Maya Tochat. Meta Love 2018,
from the series A Rock Is A River, 2018. Variable techniques and dimensions

Daisuke Yokota. Untitled From Abstracts series, 2014.
Pigment print, dimensions variable

The history of painting and photography has been infinitely, intricately intertwined, ever since the camera first introduced a new way of looking at the world. In its first century, the impact on painting was much more pronounced, as artists like Edgar Degas began cropping his scenes of daily life as a photographer might, while Claude Monet discovered that act of chasing light ultimately brought about a shimmering mirage of sensations, much as they did inside the darkroom when exposed to silver gelatin paper.

But it wasn’t until the advent of abstraction that painting and photography operated in concert, each pushing each other forward with the constant exploration of style and technique. In celebration of the first century of this fascinating dialogue, editors Simon Baker, Emmanuelle De L’Ecotais, Shoair Mavlian have put together Shape of Light: 100 Years of Photography and Abstract Art (D.A.P./Tate), a catalogue for an exhibition of the same name on view at the Tate in 2018.

In her essay, De L’Ecotais recounts an extraordinary moment remembered by Man Ray during a 1930 interview, when he recounted, “I saw Picasso here on his knees before a photogram. He confessed that in many years he had not experienced such a great sensation of art.”

The image of the macho Cubist overcome by the surrealist’s invention paints the perfect portrait of the underlying dynamics at work, a space of camaraderie and competition that was ultimately a quest to actualize the ineffable visceral power that art manifests. It is an intention that informed Aaron Siskind, who wrote in his “Statement”: “When I make a photograph I want it to be an altogether new object, complete and self-contained, whose basic condition is order — (unlike the world of events and actions whose permanent condition is change and disorder).”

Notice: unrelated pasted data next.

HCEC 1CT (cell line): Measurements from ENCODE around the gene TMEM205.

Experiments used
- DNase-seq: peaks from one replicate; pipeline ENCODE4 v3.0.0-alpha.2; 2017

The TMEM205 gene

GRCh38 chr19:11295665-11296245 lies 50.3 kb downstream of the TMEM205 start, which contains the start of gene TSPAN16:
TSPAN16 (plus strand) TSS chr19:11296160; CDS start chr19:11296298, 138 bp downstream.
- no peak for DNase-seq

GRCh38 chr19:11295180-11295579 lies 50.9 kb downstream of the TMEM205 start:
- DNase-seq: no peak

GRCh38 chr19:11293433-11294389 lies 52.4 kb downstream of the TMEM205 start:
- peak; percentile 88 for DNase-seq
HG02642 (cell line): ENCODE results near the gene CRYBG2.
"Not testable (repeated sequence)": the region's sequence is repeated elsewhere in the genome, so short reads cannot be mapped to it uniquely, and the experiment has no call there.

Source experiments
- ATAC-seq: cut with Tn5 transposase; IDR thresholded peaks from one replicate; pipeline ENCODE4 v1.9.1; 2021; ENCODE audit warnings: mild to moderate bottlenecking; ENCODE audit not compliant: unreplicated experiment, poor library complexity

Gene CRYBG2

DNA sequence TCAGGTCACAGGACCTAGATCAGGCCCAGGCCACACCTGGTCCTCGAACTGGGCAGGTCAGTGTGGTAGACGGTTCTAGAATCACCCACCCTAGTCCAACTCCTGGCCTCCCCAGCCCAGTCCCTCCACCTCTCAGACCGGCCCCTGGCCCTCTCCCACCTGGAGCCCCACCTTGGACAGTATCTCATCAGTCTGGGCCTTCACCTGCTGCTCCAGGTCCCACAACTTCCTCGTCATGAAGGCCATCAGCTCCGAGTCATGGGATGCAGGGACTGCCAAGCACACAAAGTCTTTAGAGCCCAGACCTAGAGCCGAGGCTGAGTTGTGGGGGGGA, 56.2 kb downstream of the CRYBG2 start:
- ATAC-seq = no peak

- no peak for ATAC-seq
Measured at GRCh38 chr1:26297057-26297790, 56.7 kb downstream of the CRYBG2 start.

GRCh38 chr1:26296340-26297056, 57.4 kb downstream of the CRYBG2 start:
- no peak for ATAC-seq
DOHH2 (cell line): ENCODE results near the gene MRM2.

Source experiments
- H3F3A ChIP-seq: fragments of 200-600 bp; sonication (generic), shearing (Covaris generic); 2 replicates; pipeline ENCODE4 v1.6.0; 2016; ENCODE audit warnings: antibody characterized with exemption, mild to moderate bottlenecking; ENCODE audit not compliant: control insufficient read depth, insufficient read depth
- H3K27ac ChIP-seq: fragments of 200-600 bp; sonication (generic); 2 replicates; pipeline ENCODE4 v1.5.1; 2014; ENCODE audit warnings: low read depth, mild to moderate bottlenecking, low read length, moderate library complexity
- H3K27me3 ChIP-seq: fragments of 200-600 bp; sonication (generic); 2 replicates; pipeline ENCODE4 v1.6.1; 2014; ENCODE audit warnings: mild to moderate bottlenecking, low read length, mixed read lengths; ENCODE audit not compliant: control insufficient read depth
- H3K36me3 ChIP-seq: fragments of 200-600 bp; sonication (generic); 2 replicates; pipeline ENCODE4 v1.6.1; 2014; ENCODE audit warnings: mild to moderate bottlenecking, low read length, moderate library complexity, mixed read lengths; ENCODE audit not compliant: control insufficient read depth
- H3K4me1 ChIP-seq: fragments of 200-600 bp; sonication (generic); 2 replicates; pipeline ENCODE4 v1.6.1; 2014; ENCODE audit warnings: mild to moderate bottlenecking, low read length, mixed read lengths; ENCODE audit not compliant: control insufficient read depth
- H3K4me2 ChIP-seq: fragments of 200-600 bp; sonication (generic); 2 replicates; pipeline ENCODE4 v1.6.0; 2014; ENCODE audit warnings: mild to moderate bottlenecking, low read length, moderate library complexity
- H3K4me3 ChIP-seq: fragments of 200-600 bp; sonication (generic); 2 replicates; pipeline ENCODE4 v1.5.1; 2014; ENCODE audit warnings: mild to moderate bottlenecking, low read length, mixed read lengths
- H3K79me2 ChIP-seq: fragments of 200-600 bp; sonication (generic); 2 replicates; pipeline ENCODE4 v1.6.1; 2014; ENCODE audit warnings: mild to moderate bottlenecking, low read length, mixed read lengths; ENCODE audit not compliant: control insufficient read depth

This mindset reveals itself in the works of many artists featured throughout the book, from early masters of the form like Alfred Stieglitz, Man Ray, and Laszlo Moholy-Nagy to mid-century visionaries like Harry Callahan, William Klein, and Brassaï, to contemporary artists including Stan Douglas, James Welling, and Thomas Ruff — providing a fascinating survey of the plasticity of the photograph.

Shape of Light explores the development of photography and abstract art over the past century from the early explorations for a new reality that could be told through the formal properties of the picture plane, to the heights it has continued to achieve as modern and contemporary movements have taken hold, offering its own discourse on the infinite possibilities for abstraction to transcend all boundaries.

Hannes Beckmann. Untitled, 1929–31.
Photograph, gelatin silver print on paper, 16.7 × 22.9.

Peter Keetman. Lightprendel-Schwingungen, 1950.
Photographs, gelatin silver prints on paper, 49.7 ×40.5.

Nathan Lerner. Lightbox Experiment 6 (Eggs and String) 1938.
Photograph, gelatin silver print on paper, 40.6 × 49.9

Man Ray. Anatomies, 1930.
Photograph, gelatin silver print on paper 28.9 × 22.5

Stan Douglas. From Corrupt Files, 2013.
Colour inkjet mounted on dibond, 200.3 × 156 × 7.